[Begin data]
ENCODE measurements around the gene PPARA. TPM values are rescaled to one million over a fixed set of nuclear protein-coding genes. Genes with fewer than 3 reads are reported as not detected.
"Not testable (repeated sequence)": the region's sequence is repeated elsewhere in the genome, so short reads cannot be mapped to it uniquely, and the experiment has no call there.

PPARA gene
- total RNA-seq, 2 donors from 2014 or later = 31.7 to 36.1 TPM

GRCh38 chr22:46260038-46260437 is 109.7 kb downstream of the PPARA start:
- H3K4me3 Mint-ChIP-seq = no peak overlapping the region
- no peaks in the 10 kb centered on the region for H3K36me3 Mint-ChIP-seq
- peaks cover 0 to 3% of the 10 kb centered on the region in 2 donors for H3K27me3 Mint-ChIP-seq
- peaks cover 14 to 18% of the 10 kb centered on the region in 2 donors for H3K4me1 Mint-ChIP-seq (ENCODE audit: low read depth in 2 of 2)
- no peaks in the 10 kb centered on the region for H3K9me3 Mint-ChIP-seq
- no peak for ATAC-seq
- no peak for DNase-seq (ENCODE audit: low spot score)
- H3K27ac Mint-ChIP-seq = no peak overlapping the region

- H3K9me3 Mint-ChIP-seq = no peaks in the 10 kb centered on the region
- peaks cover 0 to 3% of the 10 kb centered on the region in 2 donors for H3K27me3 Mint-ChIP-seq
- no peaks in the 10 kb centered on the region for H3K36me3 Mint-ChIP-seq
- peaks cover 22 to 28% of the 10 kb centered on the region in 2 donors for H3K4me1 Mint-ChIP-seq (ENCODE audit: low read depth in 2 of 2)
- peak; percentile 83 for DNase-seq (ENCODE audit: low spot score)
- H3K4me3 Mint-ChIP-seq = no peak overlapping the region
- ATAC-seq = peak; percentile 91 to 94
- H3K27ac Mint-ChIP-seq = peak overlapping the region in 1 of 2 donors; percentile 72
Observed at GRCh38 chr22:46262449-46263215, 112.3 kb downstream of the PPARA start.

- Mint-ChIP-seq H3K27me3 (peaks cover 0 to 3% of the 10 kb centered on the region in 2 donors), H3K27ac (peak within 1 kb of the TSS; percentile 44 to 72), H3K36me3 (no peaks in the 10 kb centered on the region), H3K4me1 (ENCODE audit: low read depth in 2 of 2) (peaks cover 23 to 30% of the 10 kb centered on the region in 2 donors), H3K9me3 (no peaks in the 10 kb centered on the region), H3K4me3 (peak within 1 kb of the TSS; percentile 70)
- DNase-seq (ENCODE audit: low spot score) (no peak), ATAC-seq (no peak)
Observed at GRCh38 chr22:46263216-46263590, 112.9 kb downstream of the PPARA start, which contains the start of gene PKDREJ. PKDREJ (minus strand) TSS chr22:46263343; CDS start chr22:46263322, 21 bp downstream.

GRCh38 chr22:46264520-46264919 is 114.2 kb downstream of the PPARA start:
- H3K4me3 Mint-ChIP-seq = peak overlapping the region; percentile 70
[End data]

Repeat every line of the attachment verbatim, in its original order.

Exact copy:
ENCODE measurements around the gene PPARA. TPM values are rescaled to one million over a fixed set of nuclear protein-coding genes. Genes with fewer than 3 reads are reported as not detected.
"Not testable (repeated sequence)": the region's sequence is repeated elsewhere in the genome, so short reads cannot be mapped to it uniquely, and the experiment has no call there.

PPARA gene
- total RNA-seq, 2 donors from 2014 or later = 31.7 to 36.1 TPM

GRCh38 chr22:46260038-46260437 is 109.7 kb downstream of the PPARA start:
- H3K4me3 Mint-ChIP-seq = no peak overlapping the region
- no peaks in the 10 kb centered on the region for H3K36me3 Mint-ChIP-seq
- peaks cover 0 to 3% of the 10 kb centered on the region in 2 donors for H3K27me3 Mint-ChIP-seq
- peaks cover 14 to 18% of the 10 kb centered on the region in 2 donors for H3K4me1 Mint-ChIP-seq (ENCODE audit: low read depth in 2 of 2)
- no peaks in the 10 kb centered on the region for H3K9me3 Mint-ChIP-seq
- no peak for ATAC-seq
- no peak for DNase-seq (ENCODE audit: low spot score)
- H3K27ac Mint-ChIP-seq = no peak overlapping the region

- H3K9me3 Mint-ChIP-seq = no peaks in the 10 kb centered on the region
- peaks cover 0 to 3% of the 10 kb centered on the region in 2 donors for H3K27me3 Mint-ChIP-seq
- no peaks in the 10 kb centered on the region for H3K36me3 Mint-ChIP-seq
- peaks cover 22 to 28% of the 10 kb centered on the region in 2 donors for H3K4me1 Mint-ChIP-seq (ENCODE audit: low read depth in 2 of 2)
- peak; percentile 83 for DNase-seq (ENCODE audit: low spot score)
- H3K4me3 Mint-ChIP-seq = no peak overlapping the region
- ATAC-seq = peak; percentile 91 to 94
- H3K27ac Mint-ChIP-seq = peak overlapping the region in 1 of 2 donors; percentile 72
Observed at GRCh38 chr22:46262449-46263215, 112.3 kb downstream of the PPARA start.

- Mint-ChIP-seq H3K27me3 (peaks cover 0 to 3% of the 10 kb centered on the region in 2 donors), H3K27ac (peak within 1 kb of the TSS; percentile 44 to 72), H3K36me3 (no peaks in the 10 kb centered on the region), H3K4me1 (ENCODE audit: low read depth in 2 of 2) (peaks cover 23 to 30% of the 10 kb centered on the region in 2 donors), H3K9me3 (no peaks in the 10 kb centered on the region), H3K4me3 (peak within 1 kb of the TSS; percentile 70)
- DNase-seq (ENCODE audit: low spot score) (no peak), ATAC-seq (no peak)
Observed at GRCh38 chr22:46263216-46263590, 112.9 kb downstream of the PPARA start, which contains the start of gene PKDREJ. PKDREJ (minus strand) TSS chr22:46263343; CDS start chr22:46263322, 21 bp downstream.

GRCh38 chr22:46264520-46264919 is 114.2 kb downstream of the PPARA start:
- H3K4me3 Mint-ChIP-seq = peak overlapping the region; percentile 70